For someone who's usually a fan of camp and the offbeat this one didn't do it for me. It's like the Rankin-Bass empire decided that after all of the syrupy holiday kitsch they just had to scratch some sort of self indulgent itch to rebel and create this possibly drug induced creation in need of some serious time editing. It would be painful to watch except that it's too uninteresting to pay attention to for any significant length of time. I wasn't one of those who grew up with it, maybe that's the problem? My daughter doesn't like it either after about 10 minutes so to each his own.
August 18, 2013
I just would like to say that the art style was beautifully done. The clay animation is superb and attention to detail was made extremely well. The creatures look very well done with their little twists to move away from the Universal Monster look, but they still hold true to their creature look. The movie definitely has some atmosphere and the scenery is beautiful. However the art style alone is not enough to save this film. At times this movie just drags on and I found myself getting very bored with it. The tone seemed to be very low and would drastically jump from time to time such as the dinner scene when a lot of things were happening at once. Then it all just stopped and I was caught up in all the excitement. But overall it just wasn't enough to keep me entertained. I mean with a name like Mad Monster Party, you would expect to have a little more flare and wonderment. The whole plot is about a mad scientist who is trying to retire by inviting his nephew to take over the family business, expect he is a klutz and is accidental prone. This is just a weird movie but its got that cult feel to it. I have always wondered why not many Halloween specials existed, so seeing this was a treat, but if you would like to see this be warned its very slow but still a pretty decent Halloween movie.
½ November 17, 2012

Missed this Rankin & Bass production as a kid, I'm sure it would have had more of an impact, back then.
½ October 20, 2012
Rankin and Bass's only feature-length, theatrically released stop-motion film was this wacky and surprisingly edgy send-up of classic Hollywood horror (specifically the Universal canon), with typically delicious design and animation, a script full of alternately hilarious and hilariously groan-inducing puns and gags (it feels like a direct descendent of the Marx brothers in all the best ways), a couple of pretty awful songs, and, of course, Karloff's exquisite voice. Great, ghoulish Halloweeney fun.
July 25, 2008
I was hoping for much more than this delivered. Lots to like, though. Just a little too much to not like.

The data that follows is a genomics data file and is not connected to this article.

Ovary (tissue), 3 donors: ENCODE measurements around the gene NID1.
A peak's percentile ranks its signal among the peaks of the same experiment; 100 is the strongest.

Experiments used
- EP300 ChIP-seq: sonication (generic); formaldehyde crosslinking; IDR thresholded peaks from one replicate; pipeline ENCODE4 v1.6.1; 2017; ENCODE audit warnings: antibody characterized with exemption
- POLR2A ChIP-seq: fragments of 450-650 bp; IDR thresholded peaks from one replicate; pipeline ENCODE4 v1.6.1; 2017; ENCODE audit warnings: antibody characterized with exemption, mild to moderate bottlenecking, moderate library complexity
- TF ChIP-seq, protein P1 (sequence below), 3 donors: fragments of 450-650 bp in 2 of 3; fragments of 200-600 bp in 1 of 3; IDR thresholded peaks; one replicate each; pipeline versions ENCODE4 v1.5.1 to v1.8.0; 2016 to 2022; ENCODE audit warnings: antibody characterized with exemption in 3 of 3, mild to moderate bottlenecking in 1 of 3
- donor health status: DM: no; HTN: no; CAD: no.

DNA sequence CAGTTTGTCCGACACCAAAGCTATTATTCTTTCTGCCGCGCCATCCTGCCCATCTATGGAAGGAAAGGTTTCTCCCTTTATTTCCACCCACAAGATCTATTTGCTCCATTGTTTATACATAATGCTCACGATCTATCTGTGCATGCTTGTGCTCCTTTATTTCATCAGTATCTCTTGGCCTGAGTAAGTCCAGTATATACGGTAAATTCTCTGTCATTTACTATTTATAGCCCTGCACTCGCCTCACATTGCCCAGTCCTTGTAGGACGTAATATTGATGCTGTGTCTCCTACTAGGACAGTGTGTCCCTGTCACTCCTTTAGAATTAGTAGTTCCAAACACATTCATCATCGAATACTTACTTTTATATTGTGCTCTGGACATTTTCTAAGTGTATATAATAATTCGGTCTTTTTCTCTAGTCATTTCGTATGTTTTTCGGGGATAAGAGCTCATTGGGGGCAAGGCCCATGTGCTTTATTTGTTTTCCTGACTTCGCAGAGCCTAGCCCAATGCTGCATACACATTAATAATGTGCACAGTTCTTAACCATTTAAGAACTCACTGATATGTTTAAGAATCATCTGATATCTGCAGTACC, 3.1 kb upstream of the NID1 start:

½ November 17, 2010
He has an unlisted tomb

Doctor Frankenstein is a monster builder that has decided to retire and pass his business on to his nephew. He nephew is an aspiring pharmacist that opts to visit his uncle prior to making his decision. Dracula and Dr. Frankenstein's evil assistants wish to kill the nephew and take over the business instead. Can the nephew overcome Dracula and his minions to earn what is rightfully his?

"You ugly rat."
"Thank you for those kind words. I hope I can live up to them."

Jules Bass, director of The Last Unicorn, Jack Frost, The Hobbit, and The Year Without Santa, delivers Mad Monster Party? The storyline, plot, and premise of this picture are interesting and well delivered. The settings, characters, and storyline keep the audience's imagination flowing for those who are fans of horror pictures and old school classics. The voices are well selected and include Boris Karloff, Phyllis Diller, Gale Garnett, and Allen Swift.

"You're not incredibly handsome or even charming."

This movie aired on the Hallmark channel last Halloween and I couldn't believe I had never heard of a claymation movie that stared Boris Karloff; after watching this movie, I am even more shocked that I had never seen this picture. This movie is on par with the holiday Christmas classics such as The Grinch that Stole Christmas, Rudolph the Red Nose Reindeer, and Frosty the Snowman. I am shocked this film does not air on one of the major networks every Halloween season. I do strongly recommend seeing this gem.

"What am I not paying you for?"

Grade: A-
½ September 30, 2010
This movie was so great especially with Boris Karloff in the cast, I love Rankin/Bass Productions films, but this is one of my favorites.